The HomeSeer HS-WD100+ is a reliable Z-Wave in-wall dimmer that provides remote on-off, dimming, and scheduling, similar to its competition. However, it also adds multi-tap features that allow you to set up certain rules, triggers, and dimming levels, based on how you tap the actual switch. This is a really cool feature that no other Z-Wave in-wall dimmer currently offers, which allows you to assign specific tasks to tapping or holding the on or off position on the rocker: For instance, we had the HomeSeer dimmer installed in our living room, but we set it so that tapping the on position twice would trigger a different Z-Wave dimmer in the dining room to turn on.
Although the HS-WD100+ was designed to work with one of HomeSeer's controllers, it is Z-Wave certified, so it will work with any Z-Wave–certified hub. In fact, it is Z-Wave Plus certified (the only switch we've found with this certification), which promises better compatibility and an easier setup.
This is also the only switch in our test group that supports the Z-Wave scene and central scene classes (the latter only when you use it with the HomeSeer hub). This may not be a big deal if you're controlling only one light switch; however, if you plan to install Z-Wave switches throughout the house, this feature might be important because the scene modes can make for faster transition times with large setups.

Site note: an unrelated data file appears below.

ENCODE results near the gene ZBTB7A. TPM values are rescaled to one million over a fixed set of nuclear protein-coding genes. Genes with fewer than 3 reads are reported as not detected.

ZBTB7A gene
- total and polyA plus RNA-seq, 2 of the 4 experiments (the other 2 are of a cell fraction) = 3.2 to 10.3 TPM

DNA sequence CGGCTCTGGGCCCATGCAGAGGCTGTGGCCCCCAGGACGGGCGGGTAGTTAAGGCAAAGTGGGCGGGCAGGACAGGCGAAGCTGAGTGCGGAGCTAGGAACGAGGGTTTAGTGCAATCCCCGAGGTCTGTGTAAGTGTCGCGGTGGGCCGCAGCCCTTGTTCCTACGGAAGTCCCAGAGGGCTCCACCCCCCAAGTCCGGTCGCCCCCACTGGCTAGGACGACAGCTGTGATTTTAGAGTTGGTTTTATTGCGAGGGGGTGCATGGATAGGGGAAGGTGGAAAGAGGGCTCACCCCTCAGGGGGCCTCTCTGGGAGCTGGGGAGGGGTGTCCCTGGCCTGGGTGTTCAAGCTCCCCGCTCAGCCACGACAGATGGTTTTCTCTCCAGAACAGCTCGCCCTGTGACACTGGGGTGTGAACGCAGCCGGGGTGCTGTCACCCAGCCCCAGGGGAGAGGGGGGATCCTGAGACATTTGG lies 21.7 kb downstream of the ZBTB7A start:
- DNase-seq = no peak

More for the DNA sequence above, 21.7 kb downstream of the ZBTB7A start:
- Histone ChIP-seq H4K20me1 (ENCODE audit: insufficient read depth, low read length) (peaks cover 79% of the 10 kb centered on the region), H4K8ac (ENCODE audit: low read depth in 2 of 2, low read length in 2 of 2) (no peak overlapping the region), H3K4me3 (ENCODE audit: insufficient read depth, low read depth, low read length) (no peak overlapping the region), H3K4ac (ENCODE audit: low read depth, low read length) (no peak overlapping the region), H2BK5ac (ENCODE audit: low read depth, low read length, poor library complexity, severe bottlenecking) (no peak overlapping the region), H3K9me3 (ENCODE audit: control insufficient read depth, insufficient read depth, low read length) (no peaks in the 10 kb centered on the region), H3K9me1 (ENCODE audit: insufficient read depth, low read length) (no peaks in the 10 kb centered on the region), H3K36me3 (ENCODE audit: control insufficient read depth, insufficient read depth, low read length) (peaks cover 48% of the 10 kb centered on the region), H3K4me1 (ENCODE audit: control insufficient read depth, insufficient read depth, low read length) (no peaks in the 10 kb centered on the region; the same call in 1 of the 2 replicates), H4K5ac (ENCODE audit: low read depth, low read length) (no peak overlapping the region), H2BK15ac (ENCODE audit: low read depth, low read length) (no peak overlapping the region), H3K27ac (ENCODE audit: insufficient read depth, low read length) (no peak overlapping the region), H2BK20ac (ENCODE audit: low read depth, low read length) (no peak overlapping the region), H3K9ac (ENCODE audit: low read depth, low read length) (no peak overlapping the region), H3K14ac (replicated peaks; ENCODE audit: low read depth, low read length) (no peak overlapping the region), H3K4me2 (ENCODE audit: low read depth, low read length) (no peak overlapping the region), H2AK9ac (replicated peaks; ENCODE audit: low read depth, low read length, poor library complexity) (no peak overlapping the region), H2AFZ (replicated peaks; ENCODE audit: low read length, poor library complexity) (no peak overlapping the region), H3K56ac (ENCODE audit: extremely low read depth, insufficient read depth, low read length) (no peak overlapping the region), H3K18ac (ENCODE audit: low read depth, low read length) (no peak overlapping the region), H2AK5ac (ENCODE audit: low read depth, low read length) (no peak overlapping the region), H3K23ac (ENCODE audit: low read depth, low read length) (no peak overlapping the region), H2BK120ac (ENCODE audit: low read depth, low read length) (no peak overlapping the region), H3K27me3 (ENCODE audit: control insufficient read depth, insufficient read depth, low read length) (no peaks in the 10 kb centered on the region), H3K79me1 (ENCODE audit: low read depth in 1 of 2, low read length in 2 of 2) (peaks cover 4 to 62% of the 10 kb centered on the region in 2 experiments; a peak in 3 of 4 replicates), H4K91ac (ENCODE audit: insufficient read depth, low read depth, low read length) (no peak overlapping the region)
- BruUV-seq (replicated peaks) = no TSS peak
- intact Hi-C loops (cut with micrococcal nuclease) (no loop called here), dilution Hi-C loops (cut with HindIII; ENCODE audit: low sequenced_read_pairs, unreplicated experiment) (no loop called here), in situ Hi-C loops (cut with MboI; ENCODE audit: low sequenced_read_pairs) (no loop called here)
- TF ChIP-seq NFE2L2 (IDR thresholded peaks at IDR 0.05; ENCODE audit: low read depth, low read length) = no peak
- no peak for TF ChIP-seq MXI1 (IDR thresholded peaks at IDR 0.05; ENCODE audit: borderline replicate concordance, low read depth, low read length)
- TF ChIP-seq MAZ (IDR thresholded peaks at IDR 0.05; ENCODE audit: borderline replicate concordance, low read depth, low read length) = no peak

Without a HomeSeer-branded hub, you won't have instant access to the extra features of the HS-WD100+. If you use a SmartThings Hub, you will need to enable the tap features yourself. For anyone with a fear of code, this may be a turnoff, but adding these functions is as easy as a quick copy-and-paste into a browser tool. Once you do that, you will have access to all of this dimmer's perks. If you have the Wink Hub, the HS-WD100+ is just another dimmer, which could make our runner-up pick a better choice.
The GE dimmer doesn't look any different from a conventional dimmer, which might make it appealing to some people. Photo: Rachel Cericola
The GE Z-Wave In-Wall Smart Dimmer (model number 12724) is a great choice for anyone who doesn't have a need for bells and whistles. It works with all sorts of Z-Wave smart-home hubs to provide remote control and dimming from anywhere, as well as all of the standard Z-Wave in-wall dimmer features, such as scenes and customized scheduling so you can turn the lights on and off at specific times of day. The drawbacks? It doesn't doesn't allow upgrades (the company plans to release another model down the line that will).
In our tests, once connected to each smart-home hub, the GE 12724 performed similarly to every other switch on our list. It reacted quickly and reliably, and was smooth and sturdy in operation, delivering a nice "click" when pushed. It's very plain looking and doesn't have an LED indicator, though it does include a tiny light at its base that you can customize to go on or off depending on the status of the dimmer switch.